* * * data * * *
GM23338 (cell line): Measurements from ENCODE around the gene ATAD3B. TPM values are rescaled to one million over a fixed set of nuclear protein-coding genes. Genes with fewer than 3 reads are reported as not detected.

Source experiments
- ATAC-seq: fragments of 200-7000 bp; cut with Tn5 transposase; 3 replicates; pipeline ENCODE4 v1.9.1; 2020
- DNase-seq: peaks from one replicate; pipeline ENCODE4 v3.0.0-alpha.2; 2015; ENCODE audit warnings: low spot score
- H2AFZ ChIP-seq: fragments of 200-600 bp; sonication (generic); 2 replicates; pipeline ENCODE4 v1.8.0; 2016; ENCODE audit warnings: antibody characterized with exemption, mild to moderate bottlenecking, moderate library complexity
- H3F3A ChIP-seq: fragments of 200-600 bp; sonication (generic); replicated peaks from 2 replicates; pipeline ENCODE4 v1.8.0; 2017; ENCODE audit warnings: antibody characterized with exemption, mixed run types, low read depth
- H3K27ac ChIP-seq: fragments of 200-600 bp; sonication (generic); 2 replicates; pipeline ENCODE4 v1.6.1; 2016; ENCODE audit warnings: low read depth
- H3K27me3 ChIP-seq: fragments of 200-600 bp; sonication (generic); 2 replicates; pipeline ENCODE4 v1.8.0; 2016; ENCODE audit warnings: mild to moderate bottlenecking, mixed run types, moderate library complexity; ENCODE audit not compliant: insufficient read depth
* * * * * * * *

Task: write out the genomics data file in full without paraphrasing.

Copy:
GM23338 (cell line): Measurements from ENCODE around the gene ATAD3B. TPM values are rescaled to one million over a fixed set of nuclear protein-coding genes. Genes with fewer than 3 reads are reported as not detected.

Source experiments
- ATAC-seq: fragments of 200-7000 bp; cut with Tn5 transposase; 3 replicates; pipeline ENCODE4 v1.9.1; 2020
- DNase-seq: peaks from one replicate; pipeline ENCODE4 v3.0.0-alpha.2; 2015; ENCODE audit warnings: low spot score
- H2AFZ ChIP-seq: fragments of 200-600 bp; sonication (generic); 2 replicates; pipeline ENCODE4 v1.8.0; 2016; ENCODE audit warnings: antibody characterized with exemption, mild to moderate bottlenecking, moderate library complexity
- H3F3A ChIP-seq: fragments of 200-600 bp; sonication (generic); replicated peaks from 2 replicates; pipeline ENCODE4 v1.8.0; 2017; ENCODE audit warnings: antibody characterized with exemption, mixed run types, low read depth
- H3K27ac ChIP-seq: fragments of 200-600 bp; sonication (generic); 2 replicates; pipeline ENCODE4 v1.6.1; 2016; ENCODE audit warnings: low read depth
- H3K27me3 ChIP-seq: fragments of 200-600 bp; sonication (generic); 2 replicates; pipeline ENCODE4 v1.8.0; 2016; ENCODE audit warnings: mild to moderate bottlenecking, mixed run types, moderate library complexity; ENCODE audit not compliant: insufficient read depth